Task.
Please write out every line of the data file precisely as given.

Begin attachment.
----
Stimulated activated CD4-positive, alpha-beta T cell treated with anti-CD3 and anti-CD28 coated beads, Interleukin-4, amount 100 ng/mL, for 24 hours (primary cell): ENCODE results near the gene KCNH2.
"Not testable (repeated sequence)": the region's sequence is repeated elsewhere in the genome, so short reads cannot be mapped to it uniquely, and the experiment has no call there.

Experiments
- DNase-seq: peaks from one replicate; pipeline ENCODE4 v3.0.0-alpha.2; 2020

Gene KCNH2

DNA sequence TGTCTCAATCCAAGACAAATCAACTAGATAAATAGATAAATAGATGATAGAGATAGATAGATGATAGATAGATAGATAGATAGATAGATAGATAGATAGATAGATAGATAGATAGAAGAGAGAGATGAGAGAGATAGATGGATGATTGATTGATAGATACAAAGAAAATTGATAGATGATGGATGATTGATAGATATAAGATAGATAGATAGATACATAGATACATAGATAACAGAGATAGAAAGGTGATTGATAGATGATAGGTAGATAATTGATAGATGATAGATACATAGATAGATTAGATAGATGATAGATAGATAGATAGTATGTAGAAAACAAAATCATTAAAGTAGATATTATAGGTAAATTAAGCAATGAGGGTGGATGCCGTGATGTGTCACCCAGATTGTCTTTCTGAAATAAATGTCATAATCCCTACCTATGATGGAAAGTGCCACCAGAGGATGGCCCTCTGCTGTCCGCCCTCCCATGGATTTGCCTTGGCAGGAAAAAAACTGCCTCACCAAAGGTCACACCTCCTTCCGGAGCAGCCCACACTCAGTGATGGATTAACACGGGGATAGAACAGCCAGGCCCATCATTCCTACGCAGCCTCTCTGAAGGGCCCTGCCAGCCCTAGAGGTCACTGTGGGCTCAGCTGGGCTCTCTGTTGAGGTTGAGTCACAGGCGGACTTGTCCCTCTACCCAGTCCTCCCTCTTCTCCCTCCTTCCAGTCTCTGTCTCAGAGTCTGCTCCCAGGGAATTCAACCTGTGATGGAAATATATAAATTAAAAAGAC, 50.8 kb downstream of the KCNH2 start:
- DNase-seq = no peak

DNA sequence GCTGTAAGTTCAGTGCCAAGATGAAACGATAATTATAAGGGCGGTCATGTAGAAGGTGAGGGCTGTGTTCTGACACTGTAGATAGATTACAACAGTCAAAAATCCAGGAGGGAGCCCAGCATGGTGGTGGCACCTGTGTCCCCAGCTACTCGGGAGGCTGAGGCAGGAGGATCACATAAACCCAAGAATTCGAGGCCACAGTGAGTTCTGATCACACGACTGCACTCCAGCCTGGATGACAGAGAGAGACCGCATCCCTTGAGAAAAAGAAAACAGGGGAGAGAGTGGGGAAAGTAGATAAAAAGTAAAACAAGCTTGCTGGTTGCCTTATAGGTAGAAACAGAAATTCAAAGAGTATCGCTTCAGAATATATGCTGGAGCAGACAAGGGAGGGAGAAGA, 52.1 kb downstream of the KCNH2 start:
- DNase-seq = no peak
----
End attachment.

Stimulated activated CD4-positive, alpha-beta T cell treated with anti-CD3 and anti-CD28 coated beads, Interleukin-4, amount 100 ng/mL, for 24 hours (primary cell): ENCODE results near the gene KCNH2.
"Not testable (repeated sequence)": the region's sequence is repeated elsewhere in the genome, so short reads cannot be mapped to it uniquely, and the experiment has no call there.

Experiments
- DNase-seq: peaks from one replicate; pipeline ENCODE4 v3.0.0-alpha.2; 2020

Gene KCNH2

DNA sequence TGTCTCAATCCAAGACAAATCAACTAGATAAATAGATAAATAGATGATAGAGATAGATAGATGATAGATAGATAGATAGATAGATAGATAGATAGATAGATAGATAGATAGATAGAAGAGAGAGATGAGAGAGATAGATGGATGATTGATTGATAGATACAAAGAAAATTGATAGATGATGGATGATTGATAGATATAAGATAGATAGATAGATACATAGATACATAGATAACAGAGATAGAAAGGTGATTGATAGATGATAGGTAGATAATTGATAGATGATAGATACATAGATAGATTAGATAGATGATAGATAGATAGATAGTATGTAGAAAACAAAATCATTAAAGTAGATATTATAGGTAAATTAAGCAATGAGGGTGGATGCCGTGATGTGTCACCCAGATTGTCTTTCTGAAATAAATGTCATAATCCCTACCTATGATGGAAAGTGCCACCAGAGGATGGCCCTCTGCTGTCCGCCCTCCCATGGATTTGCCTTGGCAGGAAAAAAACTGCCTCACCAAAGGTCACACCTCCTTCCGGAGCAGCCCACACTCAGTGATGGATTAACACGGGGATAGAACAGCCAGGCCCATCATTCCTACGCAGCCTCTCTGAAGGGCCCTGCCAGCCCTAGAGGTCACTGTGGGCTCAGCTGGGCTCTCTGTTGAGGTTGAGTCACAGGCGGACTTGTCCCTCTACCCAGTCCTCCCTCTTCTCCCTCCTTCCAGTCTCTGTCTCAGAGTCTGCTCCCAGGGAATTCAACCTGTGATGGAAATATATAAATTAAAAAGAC, 50.8 kb downstream of the KCNH2 start:
- DNase-seq = no peak

DNA sequence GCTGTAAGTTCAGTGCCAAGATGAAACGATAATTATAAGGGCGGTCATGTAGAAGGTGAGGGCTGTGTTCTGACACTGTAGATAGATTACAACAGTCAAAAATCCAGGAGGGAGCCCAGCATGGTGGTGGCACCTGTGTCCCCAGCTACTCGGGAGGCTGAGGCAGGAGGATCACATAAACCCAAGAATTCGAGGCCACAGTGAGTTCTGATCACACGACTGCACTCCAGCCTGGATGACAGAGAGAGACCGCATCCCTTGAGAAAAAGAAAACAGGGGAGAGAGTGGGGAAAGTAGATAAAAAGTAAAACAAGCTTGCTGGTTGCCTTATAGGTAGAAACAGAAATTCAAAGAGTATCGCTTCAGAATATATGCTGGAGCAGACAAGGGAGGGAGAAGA, 52.1 kb downstream of the KCNH2 start:
- DNase-seq = no peak